Linked by Thom Holwerda on Mon 24th Sep 2012 15:07 UTC, submitted by MOS6510
General Development "I've been programming professionally for about 3 years at this point, and I've noticed some interesting patterns in other programmers I've worked with. One of the key differentiators among programmers is motivation. I'm not referring to an individual's passion to simply be successful in their career, but rather the type of work they want to pursue. The thing they want to do with computers every day, the types of problems they are interested in solving."
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all true
by l3v1 on Mon 24th Sep 2012 17:06 UTC
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The programmer with a good mix of science and engineering is a true phenom and an invaluable asset.

+1 to that. Fortunately, I can say that I have 1 colleague who's like that, myself leaning a bit more towards Eng than CS. However, we're scientists first, and in these circles eventually you and up with people like that - if all goes well, that is. With sw company contacts I had (taking all of them under one hat for this purpse), my experience was they were 90% programmers, 9% eng.s, and maybe 1% scientists.

Another experince I have is that a lot of researchers who don't code for coding's sake, but code to create software as tools to advance or evaluate their research, so these people generally produce more reliable and stable code than programmers from the above category. Sometimes faster abd more efficient too - you can go a good long way to prove your idea and its implementation is fast and efficient and for that is nice to know that slowness is not because you roduced inefficent code. Plus, most good researchers can do nice SMP code, and they could do that much earlier than the how-hard-it-is-to-switch-to-parallel-coding craziness popped up.

Anyway, original post is +1.

Reply Score: 3

RE: all true
by smilie on Mon 24th Sep 2012 18:52 in reply to "all true"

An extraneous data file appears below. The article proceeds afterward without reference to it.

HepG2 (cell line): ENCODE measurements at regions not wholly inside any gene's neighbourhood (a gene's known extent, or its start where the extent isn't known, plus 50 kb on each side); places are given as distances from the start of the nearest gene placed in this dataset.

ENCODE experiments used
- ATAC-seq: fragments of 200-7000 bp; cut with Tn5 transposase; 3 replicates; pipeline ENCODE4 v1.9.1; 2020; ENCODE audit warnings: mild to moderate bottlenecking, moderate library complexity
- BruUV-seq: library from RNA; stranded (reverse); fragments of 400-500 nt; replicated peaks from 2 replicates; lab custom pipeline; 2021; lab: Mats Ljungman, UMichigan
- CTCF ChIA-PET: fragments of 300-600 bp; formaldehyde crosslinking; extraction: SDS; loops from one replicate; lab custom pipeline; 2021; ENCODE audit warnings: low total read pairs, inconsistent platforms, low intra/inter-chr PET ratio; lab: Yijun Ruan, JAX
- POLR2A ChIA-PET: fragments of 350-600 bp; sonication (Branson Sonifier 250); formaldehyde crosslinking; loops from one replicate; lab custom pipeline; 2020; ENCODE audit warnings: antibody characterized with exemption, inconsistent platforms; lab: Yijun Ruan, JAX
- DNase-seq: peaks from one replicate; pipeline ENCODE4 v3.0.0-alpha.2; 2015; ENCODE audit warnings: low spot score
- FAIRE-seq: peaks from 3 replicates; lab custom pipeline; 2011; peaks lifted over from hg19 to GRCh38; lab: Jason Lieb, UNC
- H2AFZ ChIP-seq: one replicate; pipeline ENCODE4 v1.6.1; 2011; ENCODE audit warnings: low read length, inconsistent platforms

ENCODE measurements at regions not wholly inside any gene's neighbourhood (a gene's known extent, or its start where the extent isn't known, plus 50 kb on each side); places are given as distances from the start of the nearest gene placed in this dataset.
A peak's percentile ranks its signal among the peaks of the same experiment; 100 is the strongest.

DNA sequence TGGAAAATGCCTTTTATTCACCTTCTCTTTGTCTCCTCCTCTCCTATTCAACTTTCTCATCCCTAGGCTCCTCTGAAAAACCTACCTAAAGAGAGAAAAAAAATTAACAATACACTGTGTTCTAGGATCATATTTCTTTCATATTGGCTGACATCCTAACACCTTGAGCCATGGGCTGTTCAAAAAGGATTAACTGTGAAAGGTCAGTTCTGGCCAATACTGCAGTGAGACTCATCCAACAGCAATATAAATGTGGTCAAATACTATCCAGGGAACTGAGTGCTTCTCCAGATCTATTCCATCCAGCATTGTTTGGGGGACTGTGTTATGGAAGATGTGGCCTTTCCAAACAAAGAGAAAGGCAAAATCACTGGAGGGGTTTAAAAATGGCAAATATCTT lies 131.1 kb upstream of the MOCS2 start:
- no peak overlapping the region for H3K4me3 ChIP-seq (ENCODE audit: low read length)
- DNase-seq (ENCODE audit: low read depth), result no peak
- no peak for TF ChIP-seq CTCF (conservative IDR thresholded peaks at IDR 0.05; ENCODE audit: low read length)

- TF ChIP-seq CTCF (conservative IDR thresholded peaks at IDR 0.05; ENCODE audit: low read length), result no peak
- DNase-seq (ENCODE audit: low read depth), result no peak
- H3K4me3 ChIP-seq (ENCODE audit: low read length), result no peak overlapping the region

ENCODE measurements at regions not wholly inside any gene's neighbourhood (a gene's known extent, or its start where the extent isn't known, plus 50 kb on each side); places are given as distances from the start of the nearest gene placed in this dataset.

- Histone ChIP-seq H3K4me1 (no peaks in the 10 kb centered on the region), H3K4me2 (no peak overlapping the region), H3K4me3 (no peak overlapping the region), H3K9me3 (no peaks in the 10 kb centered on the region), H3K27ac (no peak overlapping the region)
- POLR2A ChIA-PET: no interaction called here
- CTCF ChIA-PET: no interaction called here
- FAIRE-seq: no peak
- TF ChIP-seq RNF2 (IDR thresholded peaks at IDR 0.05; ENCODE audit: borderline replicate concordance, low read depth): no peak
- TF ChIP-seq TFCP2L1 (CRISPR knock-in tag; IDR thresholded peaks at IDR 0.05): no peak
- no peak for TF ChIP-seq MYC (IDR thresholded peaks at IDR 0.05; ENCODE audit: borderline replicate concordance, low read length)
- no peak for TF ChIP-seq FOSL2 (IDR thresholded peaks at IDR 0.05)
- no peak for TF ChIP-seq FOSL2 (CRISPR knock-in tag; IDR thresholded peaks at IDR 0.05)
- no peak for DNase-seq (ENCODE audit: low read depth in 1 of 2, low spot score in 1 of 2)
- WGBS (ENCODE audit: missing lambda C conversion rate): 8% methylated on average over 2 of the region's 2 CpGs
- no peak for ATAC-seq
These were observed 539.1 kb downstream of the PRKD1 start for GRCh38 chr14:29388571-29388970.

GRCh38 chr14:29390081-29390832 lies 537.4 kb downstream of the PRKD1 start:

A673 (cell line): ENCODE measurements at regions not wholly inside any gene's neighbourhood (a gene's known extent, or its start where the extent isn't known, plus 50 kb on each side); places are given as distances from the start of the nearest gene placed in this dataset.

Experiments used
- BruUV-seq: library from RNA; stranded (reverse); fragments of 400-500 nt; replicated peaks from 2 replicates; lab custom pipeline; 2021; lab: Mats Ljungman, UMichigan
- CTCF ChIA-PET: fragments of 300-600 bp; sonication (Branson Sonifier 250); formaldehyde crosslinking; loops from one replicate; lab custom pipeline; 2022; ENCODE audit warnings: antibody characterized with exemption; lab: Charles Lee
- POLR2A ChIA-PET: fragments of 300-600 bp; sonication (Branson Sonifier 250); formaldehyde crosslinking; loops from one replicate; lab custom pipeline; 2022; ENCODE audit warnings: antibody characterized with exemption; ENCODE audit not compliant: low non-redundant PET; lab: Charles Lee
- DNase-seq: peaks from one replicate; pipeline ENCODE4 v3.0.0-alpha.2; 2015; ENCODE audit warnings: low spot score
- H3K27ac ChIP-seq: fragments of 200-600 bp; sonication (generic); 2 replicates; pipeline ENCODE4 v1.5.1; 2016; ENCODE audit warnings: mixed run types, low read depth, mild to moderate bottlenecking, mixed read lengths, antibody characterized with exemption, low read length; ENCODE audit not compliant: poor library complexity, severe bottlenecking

smilie Member since:

I've had the luck to work 2 domains at a time at 2 very different companies. Lockheed Missiles and Space Company and IBM in the AS/400 division.

Lockheed was programmer mixed with engineer, I was able to write the programs that controlled, collected, and analyzed data from servo positioning systems. I also got to determine the requirements for that software and overcome the realities of the data integrity in a high noise environment where you wanted to apply statistical analysis to ensure you collected enough data to reduce the random noise effects. We had lots of electrical & electronics engineers with 1 or more decades of experience in this area and it could be great fun working closely with them to create solutions to their proposals.

The environment for IBM was engineer mixed with scientist. Half the people in our group had PhDs, one third were MS degrees, and the rest were BA/BS degrees. The group focused on the O/S kernel performance: algorithms, data structures, testing methodology, regression testing, simulation, and detective work. This was carried out in coordination with kernel development and compiler groups. One of the most important tools we ended up using, while I was there, was customer written applications. For some reason the customers didn't write code that used our system the same was IBM did and software upgrades that looked good in our tests would cause enormous heartburn for us. For my group it indicated the test cases we had created were not testing the correct parts of the system and we needed to rewrite the tests. You can imagine the meeting where it was explained that the test run wasn't really 5% better than the previous released version, it was 20% slower, caused the compiler group some irritation. It threw our schedule back 3 to 6 months and resulted in both compiler and O/S structure changes that, I think, improved the product. It certainly improved the testing methodology.

Both environments were intellectually stimulating, at Lockheed you were working real-world real impact national and international projects that have been known to last 30 and 40 years. At IBM the projects were much faster and yet allowed you to interact with people with in-depth knowledge of the computer and mathematical basis of what we were doing (we had one simulations expert leave to be a professor of mathematics at the University of Wisconsin and several people that I knew that had been professors.)

Reply Parent Score: 2